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There are ten things that all parents should think about when it comes to trampoline care.

If you already own one or are considering buying one for the first time, a trampoline is not something you can take risks with. In fact, they are not recommended for children under the age of six.

Trampoline accidents can be decreased by 90% with the right trampoline and proper usage. Trampolines were a luxury in my neighbourhood as a kid – an unhealthy luxury that resulted in several injuries, bruises, and even broken legs – but a luxury none the less.

Since then, best trampoline in the world a long way, and they are unquestionably safer. My children have loved their trampoline since they were very young. I won’t lie: I’d rather watch them bounce on it outside than watch them bounce off the walls in our home.

These 10 trampoline tips will have the whole family jumping for joy while reducing the worry and risk of injury.

1. Examine the land

When putting up your trampoline, select a position that is both hard and level. This decreases the chances of the trampoline collapsing or being put at an angle.

2. Take all out of your pockets

A cell phone landing on your face causes expensive and painful damage.

3. One at a time, jump.

This removes the possibility of hitting the head.

4. Keep young children away from the trampoline.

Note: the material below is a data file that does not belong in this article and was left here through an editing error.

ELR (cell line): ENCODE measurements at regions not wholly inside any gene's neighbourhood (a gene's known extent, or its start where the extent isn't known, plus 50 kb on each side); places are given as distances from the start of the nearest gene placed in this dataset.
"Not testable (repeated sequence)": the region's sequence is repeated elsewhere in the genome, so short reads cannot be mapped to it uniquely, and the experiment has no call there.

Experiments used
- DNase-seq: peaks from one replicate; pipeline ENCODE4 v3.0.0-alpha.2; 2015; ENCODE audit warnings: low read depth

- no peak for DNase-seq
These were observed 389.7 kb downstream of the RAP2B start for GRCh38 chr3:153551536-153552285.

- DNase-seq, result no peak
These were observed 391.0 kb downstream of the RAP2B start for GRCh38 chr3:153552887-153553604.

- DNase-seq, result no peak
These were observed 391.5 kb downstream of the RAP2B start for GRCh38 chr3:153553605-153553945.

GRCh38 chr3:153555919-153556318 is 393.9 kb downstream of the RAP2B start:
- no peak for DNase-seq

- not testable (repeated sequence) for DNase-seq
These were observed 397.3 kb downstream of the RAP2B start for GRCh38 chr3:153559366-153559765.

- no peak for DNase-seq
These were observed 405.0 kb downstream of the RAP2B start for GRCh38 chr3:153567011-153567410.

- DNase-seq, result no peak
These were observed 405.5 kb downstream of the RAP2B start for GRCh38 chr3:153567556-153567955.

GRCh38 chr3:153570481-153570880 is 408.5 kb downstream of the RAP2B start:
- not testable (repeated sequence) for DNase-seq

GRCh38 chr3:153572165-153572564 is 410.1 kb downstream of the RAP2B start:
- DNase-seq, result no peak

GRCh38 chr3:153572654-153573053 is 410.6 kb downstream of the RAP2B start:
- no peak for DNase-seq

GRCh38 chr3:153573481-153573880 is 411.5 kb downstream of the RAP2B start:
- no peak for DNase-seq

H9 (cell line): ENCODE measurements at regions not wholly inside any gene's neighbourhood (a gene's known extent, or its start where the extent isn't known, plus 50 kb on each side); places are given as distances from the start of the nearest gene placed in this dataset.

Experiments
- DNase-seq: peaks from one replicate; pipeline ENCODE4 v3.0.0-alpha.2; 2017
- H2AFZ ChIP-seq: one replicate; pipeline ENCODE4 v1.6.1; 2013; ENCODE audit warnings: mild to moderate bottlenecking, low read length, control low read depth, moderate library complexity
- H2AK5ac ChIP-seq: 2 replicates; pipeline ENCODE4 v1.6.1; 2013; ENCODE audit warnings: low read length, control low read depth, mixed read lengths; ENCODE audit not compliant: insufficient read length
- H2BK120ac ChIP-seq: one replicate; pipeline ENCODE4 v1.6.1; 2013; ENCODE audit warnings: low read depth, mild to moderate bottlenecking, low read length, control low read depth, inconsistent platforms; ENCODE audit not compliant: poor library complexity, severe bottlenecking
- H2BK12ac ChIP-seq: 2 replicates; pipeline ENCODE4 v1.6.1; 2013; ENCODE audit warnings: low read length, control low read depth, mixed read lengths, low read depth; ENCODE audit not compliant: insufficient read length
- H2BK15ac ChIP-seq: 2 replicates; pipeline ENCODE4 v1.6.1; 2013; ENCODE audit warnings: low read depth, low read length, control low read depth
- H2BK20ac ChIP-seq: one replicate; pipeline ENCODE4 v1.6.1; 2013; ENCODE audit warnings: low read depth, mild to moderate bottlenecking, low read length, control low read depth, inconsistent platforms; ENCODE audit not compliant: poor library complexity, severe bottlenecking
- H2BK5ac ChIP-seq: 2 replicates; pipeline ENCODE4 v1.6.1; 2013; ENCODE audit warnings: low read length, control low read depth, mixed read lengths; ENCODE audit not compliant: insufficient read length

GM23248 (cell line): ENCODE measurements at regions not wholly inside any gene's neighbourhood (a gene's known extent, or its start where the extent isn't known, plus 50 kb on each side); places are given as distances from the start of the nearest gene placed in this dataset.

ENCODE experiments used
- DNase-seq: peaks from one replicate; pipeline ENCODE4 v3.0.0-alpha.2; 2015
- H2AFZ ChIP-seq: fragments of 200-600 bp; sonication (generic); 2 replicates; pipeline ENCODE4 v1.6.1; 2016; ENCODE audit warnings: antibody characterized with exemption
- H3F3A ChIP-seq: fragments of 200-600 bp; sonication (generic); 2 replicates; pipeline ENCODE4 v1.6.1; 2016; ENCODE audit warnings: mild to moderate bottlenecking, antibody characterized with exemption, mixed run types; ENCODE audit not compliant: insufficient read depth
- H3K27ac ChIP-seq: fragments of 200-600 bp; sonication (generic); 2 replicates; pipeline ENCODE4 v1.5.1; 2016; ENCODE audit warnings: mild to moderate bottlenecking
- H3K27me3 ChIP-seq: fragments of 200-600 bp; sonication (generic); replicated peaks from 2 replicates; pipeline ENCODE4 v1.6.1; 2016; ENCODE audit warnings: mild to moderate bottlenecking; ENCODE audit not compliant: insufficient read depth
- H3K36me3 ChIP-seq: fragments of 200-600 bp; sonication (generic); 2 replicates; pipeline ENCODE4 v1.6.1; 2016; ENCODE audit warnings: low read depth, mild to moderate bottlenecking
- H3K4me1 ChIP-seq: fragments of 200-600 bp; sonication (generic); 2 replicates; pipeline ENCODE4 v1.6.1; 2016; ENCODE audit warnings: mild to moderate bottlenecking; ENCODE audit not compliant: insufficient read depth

Double-bouncing a baby can be harmful to their physical growth and terrifying to them. Keep younger siblings out of the way when the older ones are jumping, and give your little one a turn to play when the older ones take a break.

5. Consider a trampoline with no springs.

The majority of trampoline accidents are caused by children striking or being pinched by the springs. These issues aren’t an issue with a trampoline that doesn’t have springs. Make sure your springs are well-protected with mats at the very least.

6. Start with the safest choices.

Before your kids try to outdo each other with flips (and give you a minor heart attack), give them a list of simpler but equally cool moves to master first. The pike hop, seat drop, back drop, and front drop are all fun to try.

7. Pets must be kept at bay.

While it’s fun to see your dog attempt a bum drop, it’s better to show your dogs that the trampoline is not their personal bouncy castle so they will scratch the matting.

8. Close the bag

A trampoline with an enclosure is a secure trampoline. Ascertain that your children understand how to zip the enclosure up and down, as well as the importance of holding the net zipped up while jumping.

9. Keep your distance.

There is a no-go zone under the trampoline while someone is bouncing. Make it a requirement for all children to inspect the area around and under the trampoline for humans, pets, and toys.

Discuss the risks of not adhering to the safety protocol with your kids. Before anyone gets injured, double bouncing can be a lot of fun. Laying under the trampoline and seeing someone bounce over you can be exhilarating. It might seem that bouncing without an adult present is healthy, but it is never a good idea, and children must understand why they are not allowed to do so.

One final suggestion, and this one is for all the mothers out there: if you’re going to try out your trampoline skills, make sure you go to the bathroom first. After having children, jumping with a full bladder is never a good idea. And don’t ask me how I know this.

Despite safety protocols, there has been a substantial rise in trampoline accidents.